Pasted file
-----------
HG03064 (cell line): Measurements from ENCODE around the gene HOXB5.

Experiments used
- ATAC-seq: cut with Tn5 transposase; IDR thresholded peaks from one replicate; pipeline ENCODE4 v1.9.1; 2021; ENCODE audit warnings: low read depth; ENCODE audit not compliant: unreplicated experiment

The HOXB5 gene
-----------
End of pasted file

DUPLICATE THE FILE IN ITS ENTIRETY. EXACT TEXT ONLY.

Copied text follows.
HG03064 (cell line): Measurements from ENCODE around the gene HOXB5.

Experiments used
- ATAC-seq: cut with Tn5 transposase; IDR thresholded peaks from one replicate; pipeline ENCODE4 v1.9.1; 2021; ENCODE audit warnings: low read depth; ENCODE audit not compliant: unreplicated experiment

The HOXB5 gene